The original list hasn't changed a bit (as it turns we didn't call "immutable" for nothing), instead we ended up with a completely new list, albeit holding the same values. So whenever we trying to make a change to an immutable doubly linked data structure we need to rebuild the entire thing from scratch, preserving the values.

Let's take a look at Scala standard singly linked immutable list instead:

e1(1) → e2(2) → e3(3) → e4(4) → Nil

We will notice that we're able to derive new lists more easily without the need of rebuilding the entire data structure from scratch, for example to remove the second element we'd simply need to make a copy of the first and point it to the third:

e1(1) → e2(2) → e3(3) → e4(4) → Nil

And, of course, because the original list is immutable it didn't really change.

  • 4
    +1 for pretty unicode arrows – ryanbrainard May 21 '13 at 6:43
  • 1
    Regarding your last example: What happens when removing the last element? This requires a new e3 pointing to Nil. But since we can't modify e2 to point to the new e3, we also need a new e2 and consequently also e1. So we have to rebuild the list completely? – bluenote10 Sep 17 '15 at 8:08
  • e1, e2, e3, e4 should all be lazy val otherwise scala compiler raises "Wrong forward reference" – berardino Aug 8 '16 at 3:28

You can do it with laziness, for instance:

trait Link[A] {
  def value: A
  def get: Link[A]

class Circular[A](val value: A, getter: => Link[A]) extends Link[A] {
  lazy val get = getter

object circles {
  def create[A](as: (A, A)): Link[A] = {
    lazy val b: Link[A] = new Circular(as._1, new Circular(as._2, b))

That being said, you probably want to ask yourself long and hard about why you want such a thing.

  • 5
    +1 for the last sentence – paradigmatic Dec 5 '11 at 8:19

I created a blog post that describes one possible solution to your problem. http://akikhtenko.github.io/blog/2013/12/15/immutable-double-linked-tree-construction-in-scala/ It tackles trees as an example but it shouldn't be a problem to apply the idea to other data types.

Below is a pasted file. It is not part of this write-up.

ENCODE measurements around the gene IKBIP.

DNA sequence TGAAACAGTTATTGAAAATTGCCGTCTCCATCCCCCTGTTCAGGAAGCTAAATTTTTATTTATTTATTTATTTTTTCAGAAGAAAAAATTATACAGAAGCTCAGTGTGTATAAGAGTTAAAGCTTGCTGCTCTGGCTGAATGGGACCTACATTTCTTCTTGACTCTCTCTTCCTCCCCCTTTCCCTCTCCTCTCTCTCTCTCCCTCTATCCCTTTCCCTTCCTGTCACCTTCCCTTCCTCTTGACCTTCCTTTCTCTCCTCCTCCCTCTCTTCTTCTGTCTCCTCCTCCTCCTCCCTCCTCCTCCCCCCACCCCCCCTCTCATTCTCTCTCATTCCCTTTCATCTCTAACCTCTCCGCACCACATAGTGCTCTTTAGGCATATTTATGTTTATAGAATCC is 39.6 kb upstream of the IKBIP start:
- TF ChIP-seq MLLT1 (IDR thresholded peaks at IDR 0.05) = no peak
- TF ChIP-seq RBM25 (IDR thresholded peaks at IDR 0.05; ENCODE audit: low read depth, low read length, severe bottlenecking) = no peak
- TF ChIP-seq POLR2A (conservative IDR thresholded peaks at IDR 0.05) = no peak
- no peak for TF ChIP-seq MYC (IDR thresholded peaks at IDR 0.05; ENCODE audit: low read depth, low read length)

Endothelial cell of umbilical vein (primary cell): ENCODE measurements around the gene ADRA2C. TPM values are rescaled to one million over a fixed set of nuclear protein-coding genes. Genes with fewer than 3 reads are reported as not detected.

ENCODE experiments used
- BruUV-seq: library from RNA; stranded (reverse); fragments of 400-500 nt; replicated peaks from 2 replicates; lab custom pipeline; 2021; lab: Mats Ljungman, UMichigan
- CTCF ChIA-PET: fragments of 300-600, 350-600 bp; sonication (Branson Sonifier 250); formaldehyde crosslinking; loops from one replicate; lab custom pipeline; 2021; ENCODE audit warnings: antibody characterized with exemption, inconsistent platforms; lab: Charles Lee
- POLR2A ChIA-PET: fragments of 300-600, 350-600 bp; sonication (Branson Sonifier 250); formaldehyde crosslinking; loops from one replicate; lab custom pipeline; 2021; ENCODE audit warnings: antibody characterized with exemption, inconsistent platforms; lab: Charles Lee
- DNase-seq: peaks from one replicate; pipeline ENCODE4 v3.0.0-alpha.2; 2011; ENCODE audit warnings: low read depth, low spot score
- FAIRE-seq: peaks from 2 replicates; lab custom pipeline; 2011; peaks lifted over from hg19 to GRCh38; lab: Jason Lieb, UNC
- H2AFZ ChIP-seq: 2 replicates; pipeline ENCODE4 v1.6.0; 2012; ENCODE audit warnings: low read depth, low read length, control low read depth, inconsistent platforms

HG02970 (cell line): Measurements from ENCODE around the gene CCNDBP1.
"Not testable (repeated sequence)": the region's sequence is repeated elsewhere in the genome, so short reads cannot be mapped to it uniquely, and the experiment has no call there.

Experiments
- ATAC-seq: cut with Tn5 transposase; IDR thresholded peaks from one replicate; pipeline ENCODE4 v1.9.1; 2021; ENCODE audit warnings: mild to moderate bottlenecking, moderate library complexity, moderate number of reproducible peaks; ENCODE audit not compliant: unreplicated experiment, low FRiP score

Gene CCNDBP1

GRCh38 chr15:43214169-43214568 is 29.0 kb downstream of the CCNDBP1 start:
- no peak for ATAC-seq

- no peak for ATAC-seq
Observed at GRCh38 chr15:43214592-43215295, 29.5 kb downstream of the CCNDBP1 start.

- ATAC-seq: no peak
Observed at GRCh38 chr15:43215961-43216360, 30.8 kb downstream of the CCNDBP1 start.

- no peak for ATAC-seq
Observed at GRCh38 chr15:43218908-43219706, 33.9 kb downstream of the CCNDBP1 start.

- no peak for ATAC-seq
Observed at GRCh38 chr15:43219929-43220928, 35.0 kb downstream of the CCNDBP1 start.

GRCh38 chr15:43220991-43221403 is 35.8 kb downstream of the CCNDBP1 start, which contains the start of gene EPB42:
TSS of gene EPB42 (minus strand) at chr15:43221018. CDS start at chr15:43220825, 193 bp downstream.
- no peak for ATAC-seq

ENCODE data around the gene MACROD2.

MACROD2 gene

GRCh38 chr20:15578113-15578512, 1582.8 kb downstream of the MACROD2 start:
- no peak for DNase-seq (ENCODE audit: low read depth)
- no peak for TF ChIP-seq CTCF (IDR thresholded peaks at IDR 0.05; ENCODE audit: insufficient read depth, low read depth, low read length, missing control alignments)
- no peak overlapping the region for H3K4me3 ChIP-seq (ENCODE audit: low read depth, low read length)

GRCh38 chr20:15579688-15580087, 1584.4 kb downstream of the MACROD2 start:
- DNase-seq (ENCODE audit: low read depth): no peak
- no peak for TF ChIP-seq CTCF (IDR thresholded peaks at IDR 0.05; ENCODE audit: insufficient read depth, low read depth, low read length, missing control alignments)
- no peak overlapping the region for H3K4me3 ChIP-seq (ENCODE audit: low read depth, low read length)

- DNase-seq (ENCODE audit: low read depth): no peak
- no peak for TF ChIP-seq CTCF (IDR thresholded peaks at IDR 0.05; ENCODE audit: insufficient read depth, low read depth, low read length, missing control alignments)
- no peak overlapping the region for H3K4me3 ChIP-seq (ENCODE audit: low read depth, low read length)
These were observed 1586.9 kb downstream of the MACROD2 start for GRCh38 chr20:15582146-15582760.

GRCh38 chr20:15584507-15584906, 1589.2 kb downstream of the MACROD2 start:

Immutability in scala means that after we are finished constructing an object it should not change. During the object construction it is is actually mutable. The solution is to pass a piece of code to the constructor of the object that calculates the required values before the fields become immutable.

  // Create a with the creation of b as a parameter.
  val a=new A( (uncomplete:A)=>new B(uncomplete) )

class A( bFactory:A=>B){
  //Call the bFactory then assign the result to b.
  val b=bFactory(this);

class B(val a:A){

Since the question talks about trees I will also include the generation of a basic tree using the same technique.

 class MakeTree {
  val tree = new Node(None, createSubTree _, createSubTree _);

  def createSubTree(parent: Node): Option[Node] = {
    if (parent.depth < 3)
      Some(new Node(None, createSubNode _, createSubNode _))

class Node(val parent: Option[Node], leftFactory: (Node) => Option[Node], rightFactory: (Node) => Option[Node]) {
  val left = leftFactory(this);
  val right = rightFactory(this);

  def depth(): Int = parent.map(_.depth + 1).getOrElse(0);

Doing the construction like this leaves a pure immutable structure without the added overhead of accessing lazy values.

class A(val b: B)
abstract class B {
  val a: A
new B {
  val a = new A(this)